In the emerging technology space, different companies define Mixed Reality slightly differently, and there is no single universally accepted definition. While they don’t all explicitly cite the virtuality continuum, they do all address MR as incorporating both virtual elements and interactions in a physically-grounded environment. For example, ROSE uses the following definition of Mixed Reality: “Mixed Reality (MR) allows real and digital elements to interact with one another and the user like they would in the real world. Mixed reality maintains a connection to the real world, similar to Augmented Reality, and therefore is not considered fully immersive. In a Mixed Reality environment, 3D content will react to the user the same way it would in the real world. You must have an MR device, like a headset or glasses, to view an MR experience making it less accessible than Augmented Reality.” However, Knowing how ROSE defines uses a term doesn’t always help if you’re talking with someone from Microsoft, Meta, Varjo, or any other number of Extended Reality companies. For example, Microsoft provides the following definition of Mixed Reality: “Mixed reality is a blend of physical and digital worlds, unlocking natural and intuitive 3D human, computer, and environmental interactions.” Meta defines Mixed Reality in more abstract terms, discussing what the experiences should feel like for users. While it’s not as quotable, it gets at the core values that consistently make up our shared understanding of Mixed Reality: A computer-assisted view of the physical world designed around a human user. With that in mind, let’s look at some examples of Mixed Reality and “Mixed Reality-like” hardware and experiences.  


There are dedicated Mixed Reality devices. However, these days, most Virtual Reality devices are capable of experiences that arguably qualify as Mixed Reality. Similarly, some experiences available on Augmented Reality glasses and even mobile devices may constitute Mixed Reality-like experiences.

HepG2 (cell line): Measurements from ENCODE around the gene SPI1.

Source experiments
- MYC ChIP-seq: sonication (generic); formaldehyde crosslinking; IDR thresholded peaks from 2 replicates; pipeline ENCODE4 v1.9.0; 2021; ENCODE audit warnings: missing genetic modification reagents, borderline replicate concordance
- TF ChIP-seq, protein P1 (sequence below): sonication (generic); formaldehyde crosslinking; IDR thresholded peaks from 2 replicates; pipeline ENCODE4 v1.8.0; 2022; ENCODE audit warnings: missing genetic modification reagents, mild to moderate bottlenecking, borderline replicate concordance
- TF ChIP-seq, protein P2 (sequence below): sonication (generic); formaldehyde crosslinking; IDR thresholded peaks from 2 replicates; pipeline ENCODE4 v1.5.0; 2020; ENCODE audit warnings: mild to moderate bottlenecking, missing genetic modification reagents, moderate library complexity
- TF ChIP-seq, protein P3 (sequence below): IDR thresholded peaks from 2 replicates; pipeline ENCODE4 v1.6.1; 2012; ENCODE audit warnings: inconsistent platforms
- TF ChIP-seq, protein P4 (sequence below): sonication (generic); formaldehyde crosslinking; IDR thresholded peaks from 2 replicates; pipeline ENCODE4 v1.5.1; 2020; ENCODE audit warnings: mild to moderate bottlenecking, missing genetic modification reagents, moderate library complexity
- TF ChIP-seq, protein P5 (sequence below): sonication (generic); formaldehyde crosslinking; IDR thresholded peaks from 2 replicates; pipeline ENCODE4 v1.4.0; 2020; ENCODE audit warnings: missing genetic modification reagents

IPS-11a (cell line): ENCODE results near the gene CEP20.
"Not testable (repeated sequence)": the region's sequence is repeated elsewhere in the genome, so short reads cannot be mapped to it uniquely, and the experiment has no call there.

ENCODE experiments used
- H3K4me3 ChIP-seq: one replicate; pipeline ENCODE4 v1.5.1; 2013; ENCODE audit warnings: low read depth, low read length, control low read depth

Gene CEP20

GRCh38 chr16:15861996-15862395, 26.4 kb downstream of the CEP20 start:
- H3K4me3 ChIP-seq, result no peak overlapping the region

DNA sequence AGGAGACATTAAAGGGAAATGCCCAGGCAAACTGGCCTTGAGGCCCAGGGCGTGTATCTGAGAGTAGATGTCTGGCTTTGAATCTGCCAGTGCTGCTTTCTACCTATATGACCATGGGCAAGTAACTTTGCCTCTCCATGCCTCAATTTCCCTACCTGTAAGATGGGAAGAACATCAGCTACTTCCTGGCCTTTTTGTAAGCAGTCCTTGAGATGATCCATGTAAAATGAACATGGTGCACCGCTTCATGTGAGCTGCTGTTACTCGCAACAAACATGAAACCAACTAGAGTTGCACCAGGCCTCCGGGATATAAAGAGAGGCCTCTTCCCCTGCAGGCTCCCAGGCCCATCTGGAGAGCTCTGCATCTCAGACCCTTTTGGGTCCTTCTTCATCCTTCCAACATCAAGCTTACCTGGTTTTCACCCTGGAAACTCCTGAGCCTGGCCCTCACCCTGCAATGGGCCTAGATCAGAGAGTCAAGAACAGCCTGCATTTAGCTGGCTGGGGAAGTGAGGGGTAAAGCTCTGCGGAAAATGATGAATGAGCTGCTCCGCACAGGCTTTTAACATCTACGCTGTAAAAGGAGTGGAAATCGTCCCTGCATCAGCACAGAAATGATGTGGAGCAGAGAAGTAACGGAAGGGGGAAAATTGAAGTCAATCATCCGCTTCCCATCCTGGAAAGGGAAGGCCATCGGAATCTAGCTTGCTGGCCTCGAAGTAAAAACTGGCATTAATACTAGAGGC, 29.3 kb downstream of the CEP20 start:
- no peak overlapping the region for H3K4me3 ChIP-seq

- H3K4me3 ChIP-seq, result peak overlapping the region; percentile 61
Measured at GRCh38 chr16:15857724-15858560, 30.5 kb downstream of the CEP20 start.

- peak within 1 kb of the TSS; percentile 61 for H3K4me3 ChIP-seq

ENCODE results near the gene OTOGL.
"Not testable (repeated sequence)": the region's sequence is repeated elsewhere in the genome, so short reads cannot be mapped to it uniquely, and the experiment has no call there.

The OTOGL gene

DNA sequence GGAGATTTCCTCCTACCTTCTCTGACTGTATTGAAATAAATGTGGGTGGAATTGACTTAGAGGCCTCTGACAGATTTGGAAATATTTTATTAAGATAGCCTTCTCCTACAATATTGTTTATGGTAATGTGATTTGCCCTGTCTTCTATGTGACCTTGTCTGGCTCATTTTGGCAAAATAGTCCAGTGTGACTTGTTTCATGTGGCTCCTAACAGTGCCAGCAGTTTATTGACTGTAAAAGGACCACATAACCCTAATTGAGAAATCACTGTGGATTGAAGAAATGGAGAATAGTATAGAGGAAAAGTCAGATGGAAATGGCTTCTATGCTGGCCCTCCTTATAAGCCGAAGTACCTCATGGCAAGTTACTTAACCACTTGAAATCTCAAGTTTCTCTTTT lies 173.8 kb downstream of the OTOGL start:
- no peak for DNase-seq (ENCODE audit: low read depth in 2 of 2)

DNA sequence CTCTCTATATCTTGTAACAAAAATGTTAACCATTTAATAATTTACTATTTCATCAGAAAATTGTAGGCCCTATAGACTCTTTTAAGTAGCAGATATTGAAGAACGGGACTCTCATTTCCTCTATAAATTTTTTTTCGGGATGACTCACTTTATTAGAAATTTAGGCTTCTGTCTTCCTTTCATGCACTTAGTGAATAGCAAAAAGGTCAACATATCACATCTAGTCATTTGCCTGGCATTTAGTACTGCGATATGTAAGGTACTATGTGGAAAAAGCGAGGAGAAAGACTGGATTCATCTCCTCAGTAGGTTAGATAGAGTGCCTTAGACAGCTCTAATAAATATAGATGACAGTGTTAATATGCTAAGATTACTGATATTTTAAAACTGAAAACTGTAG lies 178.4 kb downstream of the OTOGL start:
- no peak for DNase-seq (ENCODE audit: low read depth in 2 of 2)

Mixed Reality Devices

Dedicated Mixed Reality devices, like Magic Leap and Microsoft’s Hololens, were designed specifically for MR experiences and are the best (and least contested) examples of the technology. 
Magic Leap 2 Image provided by Magic Leap https://www.magicleap.com/magic-leap-2
These headsets feature transparent lenses allowing a view of the physical environment that is augmented with a holographic display. These headsets also include advanced depth sensors, cameras, and software allowing “scene understanding” for interactive virtual elements to exist in or even originate from the user’s physical environment. However, these displays are bulky and expensive to produce. The software behind them also requires a lot more computing power than other forms of extended reality. As a result, they are almost exclusively limited to enterprise use cases. In response, other forms of hardware have a different approach to Mixed Reality-like experiences. Lynx-R1 Image provided by Lynx https://www.lynx-r.com/products/lynx-r1-headset Some coming devices, like the Lynx-R1, offer VR and AR with MR operating as a scale between these views.